Having received the invitation from Springer-Verlag to produce a volume on drug-induced birth defects for the Handbook of Experimental Pharmacology, we asked ourselves what new approach could we offer that would capture the state of the science and bring a new synthesis of the information on this topic to the world's literature. We chose a three-pronged approach, centered around those particular drugs for which we have a relatively well established basis for understanding how they exert their unwanted effects on the human embryo. We then supplemented this information with a series of reviews of critical biological processes involved in the established normal developmental patterns, with emphasis on what happens to the embryo when the processes are perturbed by experimental means. Knowing that the search for mechanisms in teratology has often been inhibited by the lack of understanding of how normal development proceeds, we also included chapters describing the amazing new discoveries related to the molecular control of normal morphogenesis for several organ systems in the hope that experimental toxicologists and molecular biologists will begin to better appreciate each others questions and progress. Several times during the last two years of developing outlines, issuing invitations, reviewing chapters, and cajoling belated contributors, we have wondered whether we made the correct decision to undertake this effort.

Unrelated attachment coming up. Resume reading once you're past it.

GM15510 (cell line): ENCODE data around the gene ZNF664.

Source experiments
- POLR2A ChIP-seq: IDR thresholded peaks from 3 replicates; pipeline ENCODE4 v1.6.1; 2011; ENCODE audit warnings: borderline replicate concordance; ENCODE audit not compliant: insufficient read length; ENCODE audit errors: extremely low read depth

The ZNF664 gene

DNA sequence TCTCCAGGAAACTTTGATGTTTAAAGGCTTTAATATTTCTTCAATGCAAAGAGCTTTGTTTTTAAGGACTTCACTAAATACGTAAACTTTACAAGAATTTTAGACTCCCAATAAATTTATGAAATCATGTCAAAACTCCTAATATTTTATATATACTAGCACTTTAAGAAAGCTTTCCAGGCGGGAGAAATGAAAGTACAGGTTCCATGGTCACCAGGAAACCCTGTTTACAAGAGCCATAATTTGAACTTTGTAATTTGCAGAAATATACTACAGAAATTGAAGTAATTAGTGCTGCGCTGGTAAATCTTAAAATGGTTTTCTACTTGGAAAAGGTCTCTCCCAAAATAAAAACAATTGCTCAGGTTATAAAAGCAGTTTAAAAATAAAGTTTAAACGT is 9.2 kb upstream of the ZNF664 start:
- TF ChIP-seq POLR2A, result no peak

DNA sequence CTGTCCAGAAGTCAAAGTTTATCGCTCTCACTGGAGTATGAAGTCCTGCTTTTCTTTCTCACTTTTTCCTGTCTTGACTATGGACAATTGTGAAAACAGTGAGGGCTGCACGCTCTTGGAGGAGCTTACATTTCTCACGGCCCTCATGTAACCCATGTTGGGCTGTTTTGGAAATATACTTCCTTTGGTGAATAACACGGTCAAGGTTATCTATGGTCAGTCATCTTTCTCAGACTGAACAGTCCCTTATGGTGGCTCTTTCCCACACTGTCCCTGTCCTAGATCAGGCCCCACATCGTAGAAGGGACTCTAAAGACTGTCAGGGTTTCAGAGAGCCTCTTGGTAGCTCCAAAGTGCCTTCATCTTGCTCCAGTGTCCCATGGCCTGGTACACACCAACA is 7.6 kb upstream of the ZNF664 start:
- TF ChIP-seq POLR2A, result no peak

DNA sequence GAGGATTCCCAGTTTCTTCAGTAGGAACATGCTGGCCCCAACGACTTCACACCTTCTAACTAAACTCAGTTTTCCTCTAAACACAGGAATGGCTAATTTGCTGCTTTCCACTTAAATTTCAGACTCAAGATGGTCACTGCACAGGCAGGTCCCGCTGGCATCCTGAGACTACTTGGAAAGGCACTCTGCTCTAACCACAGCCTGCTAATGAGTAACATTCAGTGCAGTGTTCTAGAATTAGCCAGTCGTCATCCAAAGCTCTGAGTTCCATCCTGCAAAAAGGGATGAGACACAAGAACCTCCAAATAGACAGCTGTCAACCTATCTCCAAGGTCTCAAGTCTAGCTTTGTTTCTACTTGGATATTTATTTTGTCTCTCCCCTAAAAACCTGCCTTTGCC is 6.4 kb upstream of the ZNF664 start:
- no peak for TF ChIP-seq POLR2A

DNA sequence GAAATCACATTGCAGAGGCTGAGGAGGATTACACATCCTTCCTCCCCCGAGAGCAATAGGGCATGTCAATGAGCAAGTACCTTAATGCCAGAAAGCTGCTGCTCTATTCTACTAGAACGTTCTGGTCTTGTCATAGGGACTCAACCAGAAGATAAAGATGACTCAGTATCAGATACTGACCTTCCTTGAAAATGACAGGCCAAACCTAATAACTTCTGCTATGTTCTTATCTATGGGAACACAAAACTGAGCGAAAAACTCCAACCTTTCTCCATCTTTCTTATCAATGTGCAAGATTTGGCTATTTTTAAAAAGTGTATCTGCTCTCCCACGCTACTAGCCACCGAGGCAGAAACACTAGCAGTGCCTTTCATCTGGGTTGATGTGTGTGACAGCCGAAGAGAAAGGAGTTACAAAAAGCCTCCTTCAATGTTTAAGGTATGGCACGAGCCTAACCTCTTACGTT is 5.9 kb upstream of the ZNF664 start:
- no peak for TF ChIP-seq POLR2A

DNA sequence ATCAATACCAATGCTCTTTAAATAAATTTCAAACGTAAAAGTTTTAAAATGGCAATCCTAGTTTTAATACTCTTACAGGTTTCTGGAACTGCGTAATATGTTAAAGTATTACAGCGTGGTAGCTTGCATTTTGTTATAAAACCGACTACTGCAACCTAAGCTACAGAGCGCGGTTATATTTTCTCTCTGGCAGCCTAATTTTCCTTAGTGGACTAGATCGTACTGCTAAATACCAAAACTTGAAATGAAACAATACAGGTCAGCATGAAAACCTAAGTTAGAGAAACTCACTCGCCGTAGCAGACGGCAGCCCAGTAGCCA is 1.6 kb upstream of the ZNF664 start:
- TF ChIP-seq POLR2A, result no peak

Drug Toxicity in Embryonic Development II
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